I seem to recall someone saying they couldn't get any GPU usage on a 470 though when encoding AVC with or without the GPU selected. Now, that was on VMS 10, and maybe the option is there but not enabled.

I would suggest waiting before lashing out on a card until something comes from Sony. Unless it's one of the $1 200+ Quadra FX 4800, which always seems to be the one used for demoing CUDA support. =)
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Old October 12th, 2010, 11:23 AM   #5
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I did a test render this morning using a GTS 250. I could see that it was being used (GPU utilization was up a bit), but I question the effectiveness - GPU was only at 15% utilization. CPU was also somewhat low - definitely less than 50%. This is on a quad core i7. Maybe a threading issue? I'll try to do some testing to see if it really helps, and by how much...
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Old October 12th, 2010, 01:48 PM   #6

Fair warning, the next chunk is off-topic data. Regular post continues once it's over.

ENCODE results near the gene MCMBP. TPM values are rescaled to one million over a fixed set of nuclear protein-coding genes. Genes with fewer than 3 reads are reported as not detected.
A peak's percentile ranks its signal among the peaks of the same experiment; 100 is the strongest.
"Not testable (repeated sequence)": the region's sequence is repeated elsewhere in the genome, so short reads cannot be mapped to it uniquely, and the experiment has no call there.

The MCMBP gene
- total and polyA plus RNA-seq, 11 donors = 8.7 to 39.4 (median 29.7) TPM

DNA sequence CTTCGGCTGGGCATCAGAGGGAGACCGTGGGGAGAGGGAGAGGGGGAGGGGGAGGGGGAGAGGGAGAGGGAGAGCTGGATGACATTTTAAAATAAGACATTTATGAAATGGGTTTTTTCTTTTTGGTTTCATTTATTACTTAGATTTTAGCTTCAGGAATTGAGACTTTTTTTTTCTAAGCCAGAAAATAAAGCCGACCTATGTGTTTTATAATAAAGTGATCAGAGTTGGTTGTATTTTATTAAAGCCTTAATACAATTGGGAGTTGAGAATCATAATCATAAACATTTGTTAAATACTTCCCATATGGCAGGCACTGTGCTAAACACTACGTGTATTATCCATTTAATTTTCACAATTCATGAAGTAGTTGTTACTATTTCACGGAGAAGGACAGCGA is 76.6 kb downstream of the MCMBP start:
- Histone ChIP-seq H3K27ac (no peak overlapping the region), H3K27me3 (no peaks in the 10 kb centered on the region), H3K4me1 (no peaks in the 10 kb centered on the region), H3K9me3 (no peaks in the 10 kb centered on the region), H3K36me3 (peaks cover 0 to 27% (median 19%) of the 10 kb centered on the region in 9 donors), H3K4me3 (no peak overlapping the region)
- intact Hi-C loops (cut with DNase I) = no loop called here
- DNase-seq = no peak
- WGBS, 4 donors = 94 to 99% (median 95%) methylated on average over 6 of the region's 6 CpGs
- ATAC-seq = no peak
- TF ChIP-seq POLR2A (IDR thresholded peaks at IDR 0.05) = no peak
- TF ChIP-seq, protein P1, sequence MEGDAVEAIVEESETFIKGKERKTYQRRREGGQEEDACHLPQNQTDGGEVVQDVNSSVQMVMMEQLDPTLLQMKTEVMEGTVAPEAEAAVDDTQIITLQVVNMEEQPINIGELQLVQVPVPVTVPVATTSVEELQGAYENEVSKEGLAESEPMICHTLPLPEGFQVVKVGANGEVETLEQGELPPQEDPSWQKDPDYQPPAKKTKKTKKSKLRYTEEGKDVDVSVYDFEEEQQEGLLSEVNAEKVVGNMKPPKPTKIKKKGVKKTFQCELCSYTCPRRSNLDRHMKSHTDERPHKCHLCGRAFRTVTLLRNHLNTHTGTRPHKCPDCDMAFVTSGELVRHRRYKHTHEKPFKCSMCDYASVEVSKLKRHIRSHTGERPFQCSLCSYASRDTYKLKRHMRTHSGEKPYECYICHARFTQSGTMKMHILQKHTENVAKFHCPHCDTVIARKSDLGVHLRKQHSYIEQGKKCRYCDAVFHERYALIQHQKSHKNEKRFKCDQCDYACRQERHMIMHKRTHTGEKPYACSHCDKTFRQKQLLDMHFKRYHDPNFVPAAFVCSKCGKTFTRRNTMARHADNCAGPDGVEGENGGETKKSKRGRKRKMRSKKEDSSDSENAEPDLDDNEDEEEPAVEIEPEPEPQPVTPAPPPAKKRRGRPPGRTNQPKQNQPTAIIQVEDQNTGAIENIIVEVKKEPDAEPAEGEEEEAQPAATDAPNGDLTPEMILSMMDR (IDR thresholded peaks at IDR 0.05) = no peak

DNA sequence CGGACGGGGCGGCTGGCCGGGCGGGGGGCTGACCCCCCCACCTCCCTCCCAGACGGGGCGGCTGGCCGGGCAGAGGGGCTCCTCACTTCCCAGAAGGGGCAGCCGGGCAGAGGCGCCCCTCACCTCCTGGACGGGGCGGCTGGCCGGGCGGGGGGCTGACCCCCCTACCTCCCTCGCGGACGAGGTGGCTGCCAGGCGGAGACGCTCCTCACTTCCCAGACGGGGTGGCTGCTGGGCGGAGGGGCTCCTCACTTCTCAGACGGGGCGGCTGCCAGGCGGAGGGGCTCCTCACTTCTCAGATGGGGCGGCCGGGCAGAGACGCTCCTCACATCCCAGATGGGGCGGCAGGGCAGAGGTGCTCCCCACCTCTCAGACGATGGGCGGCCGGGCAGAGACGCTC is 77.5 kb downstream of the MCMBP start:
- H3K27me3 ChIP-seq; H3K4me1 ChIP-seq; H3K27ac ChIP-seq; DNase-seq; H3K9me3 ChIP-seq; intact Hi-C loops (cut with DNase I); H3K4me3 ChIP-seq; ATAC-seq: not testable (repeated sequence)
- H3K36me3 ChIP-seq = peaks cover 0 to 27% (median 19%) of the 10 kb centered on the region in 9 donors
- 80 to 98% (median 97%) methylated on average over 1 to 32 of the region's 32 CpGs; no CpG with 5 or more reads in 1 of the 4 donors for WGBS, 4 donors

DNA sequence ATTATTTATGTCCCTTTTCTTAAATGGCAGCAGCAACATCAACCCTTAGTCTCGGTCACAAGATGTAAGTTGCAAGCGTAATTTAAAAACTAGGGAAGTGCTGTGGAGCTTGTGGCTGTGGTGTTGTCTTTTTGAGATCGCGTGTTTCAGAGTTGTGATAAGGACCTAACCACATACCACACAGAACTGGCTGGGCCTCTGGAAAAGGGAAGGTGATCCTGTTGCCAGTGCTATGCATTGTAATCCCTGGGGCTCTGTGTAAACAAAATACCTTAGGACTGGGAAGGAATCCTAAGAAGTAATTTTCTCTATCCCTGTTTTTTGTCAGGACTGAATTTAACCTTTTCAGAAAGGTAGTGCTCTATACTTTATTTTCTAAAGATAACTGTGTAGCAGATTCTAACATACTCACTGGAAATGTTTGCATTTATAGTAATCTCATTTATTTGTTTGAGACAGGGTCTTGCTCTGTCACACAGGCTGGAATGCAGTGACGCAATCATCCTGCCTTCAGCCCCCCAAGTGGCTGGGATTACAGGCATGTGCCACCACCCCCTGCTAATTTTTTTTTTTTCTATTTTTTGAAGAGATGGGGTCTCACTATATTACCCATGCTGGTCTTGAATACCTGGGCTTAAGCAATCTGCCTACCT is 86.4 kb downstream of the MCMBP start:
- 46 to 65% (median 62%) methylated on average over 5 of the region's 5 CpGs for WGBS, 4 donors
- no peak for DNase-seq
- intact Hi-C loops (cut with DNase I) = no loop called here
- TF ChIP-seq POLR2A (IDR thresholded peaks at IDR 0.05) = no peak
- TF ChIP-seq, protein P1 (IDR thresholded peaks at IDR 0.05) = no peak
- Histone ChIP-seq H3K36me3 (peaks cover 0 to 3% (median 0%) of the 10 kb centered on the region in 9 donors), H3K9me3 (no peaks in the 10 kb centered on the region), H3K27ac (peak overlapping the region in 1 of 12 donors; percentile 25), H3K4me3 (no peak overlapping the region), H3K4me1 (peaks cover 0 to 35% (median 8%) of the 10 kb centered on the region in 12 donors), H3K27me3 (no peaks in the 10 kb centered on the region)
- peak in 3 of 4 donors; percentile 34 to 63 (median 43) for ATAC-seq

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Well, I did a bit of testing, and I have to say that the results are disappointing at best. I did two tests - one upscaling 720/60p material to 1080/24p at 40% speed, the other downscaling the same material to NTSC widescreen AVC. On my card - a GTS250 - GPU utilization never exceeded 16% on either test. The HD render also did not appear to be using all 4 CPUs - maybe 3 of them though. The NTSC render used all 4 - and at least 8 threads - up to just over 70% CPU utilization. Disk access was negligible.